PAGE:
Thursday, 19 May 2011


Life in Paris is now a mixture of babysitting and sightseeing. Seeing as I take the kids to the park most days now, my job has been transformed into a particularly high-stakes game of Where's Wally?, as they run around with the other children from school and I try to allay my fears that they've been kidnapped when I can't see them for more than 2 minutes.

My Mum & Nan came to visit last week, fresh off the train from the other Metroland. On a fait les trucs classiques, alors pas grande chose Γ  vous raconter, mais regarde ce photo-lΓ  que j'ai pris Γ  Montmartre. Sympa de les voir, comme d'habitude.

Apart from that, there's been a lot time spent drinking and eating by bodies of water and in parks (have you seen how much they charge for a pint here?)

And Tiffany and I went to Versailles last Sunday, which was one of the most impressive things I've seen in my life, especially interesting after having studied Moliere and his relationship to the court of Louis XIV last year, as well as some aspects of the French Revolution. I don't know whether it was that which brought the history to life so much, but as I was in Marie Antoinette's bedroom I could really imagine the pitchfork-wielding mob running up the drive as she fled through a hidden door in her ridiculously, offensively lavish bedroom. Seriously, it looked like a bomb made entirely of gilt had gone off in there.

 All my photos are of the grounds, which were amazing. I don't think we saw even half of it. I didn't take any photos inside. In fact, I got really annoyed at the huge number of tourists snapping away at every last detail inside the Chateau. It makes me wonder who they think their 300 photos of the rooms inside Versailles are going to interest once they get home.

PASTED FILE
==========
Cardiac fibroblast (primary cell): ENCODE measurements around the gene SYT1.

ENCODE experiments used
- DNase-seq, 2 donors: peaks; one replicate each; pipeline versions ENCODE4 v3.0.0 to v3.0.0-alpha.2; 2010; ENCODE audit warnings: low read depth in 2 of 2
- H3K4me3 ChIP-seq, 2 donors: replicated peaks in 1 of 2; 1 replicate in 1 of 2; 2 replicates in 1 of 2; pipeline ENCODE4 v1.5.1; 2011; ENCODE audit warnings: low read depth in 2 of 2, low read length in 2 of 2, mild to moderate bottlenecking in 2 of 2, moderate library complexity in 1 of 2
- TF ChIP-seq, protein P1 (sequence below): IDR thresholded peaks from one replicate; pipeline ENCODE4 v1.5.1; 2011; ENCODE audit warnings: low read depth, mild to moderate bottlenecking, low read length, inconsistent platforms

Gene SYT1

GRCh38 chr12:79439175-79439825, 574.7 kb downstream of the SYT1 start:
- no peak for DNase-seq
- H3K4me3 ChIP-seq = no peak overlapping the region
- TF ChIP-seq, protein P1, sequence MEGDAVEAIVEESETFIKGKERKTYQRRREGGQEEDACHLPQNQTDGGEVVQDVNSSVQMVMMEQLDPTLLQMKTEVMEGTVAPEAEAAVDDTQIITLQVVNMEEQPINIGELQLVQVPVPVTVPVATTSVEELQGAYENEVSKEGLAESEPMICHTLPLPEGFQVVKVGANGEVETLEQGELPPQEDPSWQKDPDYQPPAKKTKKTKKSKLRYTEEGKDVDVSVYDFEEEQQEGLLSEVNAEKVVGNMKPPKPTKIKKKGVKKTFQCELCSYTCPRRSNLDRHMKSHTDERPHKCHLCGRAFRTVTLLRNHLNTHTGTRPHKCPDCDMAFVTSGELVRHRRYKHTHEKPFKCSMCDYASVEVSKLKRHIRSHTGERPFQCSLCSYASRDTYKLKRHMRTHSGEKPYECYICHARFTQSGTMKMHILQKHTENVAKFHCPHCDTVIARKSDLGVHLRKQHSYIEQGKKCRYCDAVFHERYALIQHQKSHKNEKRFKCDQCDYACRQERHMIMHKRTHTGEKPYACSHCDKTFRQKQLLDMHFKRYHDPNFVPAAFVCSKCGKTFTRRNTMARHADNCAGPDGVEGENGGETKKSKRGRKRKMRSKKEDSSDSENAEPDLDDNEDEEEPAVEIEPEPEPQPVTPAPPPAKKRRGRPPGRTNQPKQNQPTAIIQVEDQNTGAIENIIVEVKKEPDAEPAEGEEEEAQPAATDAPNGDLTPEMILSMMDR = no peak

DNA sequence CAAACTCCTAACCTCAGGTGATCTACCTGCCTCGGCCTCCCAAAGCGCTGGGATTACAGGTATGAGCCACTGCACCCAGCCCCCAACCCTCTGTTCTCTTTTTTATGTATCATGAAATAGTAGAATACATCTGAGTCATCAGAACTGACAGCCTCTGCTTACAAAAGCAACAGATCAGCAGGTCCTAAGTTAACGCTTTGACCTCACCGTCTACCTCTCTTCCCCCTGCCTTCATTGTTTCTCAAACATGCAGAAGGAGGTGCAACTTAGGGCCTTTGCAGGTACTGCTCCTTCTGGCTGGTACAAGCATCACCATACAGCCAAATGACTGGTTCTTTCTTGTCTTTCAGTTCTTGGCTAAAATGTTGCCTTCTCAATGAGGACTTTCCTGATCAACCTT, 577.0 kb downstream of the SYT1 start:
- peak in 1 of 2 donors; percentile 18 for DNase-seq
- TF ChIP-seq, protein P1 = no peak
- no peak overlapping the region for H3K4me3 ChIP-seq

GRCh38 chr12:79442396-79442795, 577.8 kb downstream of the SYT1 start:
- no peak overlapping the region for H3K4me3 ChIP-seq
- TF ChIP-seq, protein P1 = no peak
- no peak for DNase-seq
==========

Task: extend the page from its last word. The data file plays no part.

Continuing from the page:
The entrance gates.

Rose trellis.

A fountain through hedges.


Marie Antoinette had a model farmhouse built in the grounds of her own private palace so she could observe farmers at work. The buildings seemed unreal, like a precursor to Disneyland. It's strange to think they were doing pastiche 250 years ago. 

After all that excitement, it's been a quiet week. I need to buy a new teapot today, and then it's off to babysit.  Now I think I'm doing OK, and I've even started chatting to the other babysitters in the park, which is companionable, and gives me more opportunity to speak French. Last time they were discussing DSK, and I had nothing to add about the situation, partly because I don't know as much about his reputation as they do and partly down to boring old language problems, which was really frustrating. I just managed to nod along and say something about how terrible the whole thing was. I can't work out if I'm looking forward to being back or not. I know I'll be more confident doing everything (everything!!!) in English again. But when I do feel like I'm managing to convey myself well in French, or when I'm talking about something I'm genuinely interested in, I feel like I'm mastering an instrument, and it's wonderful. It doesn't happen as much as I'd like though, because if I spoke as much French with adults as I do with under 8s now, I'd never be at a loss for words again. Oh well. The children are quite sweet, really. It's funny to think that before working for the agency, my main experience of childcare was when one of my Sims had a baby...

A bientot, blogosphere. 

1 comment:

  1. Ineresting as always and lovely photos, love the one at the Sacre Coer of Paris rooftops. But it's so frustrating when you write in French!!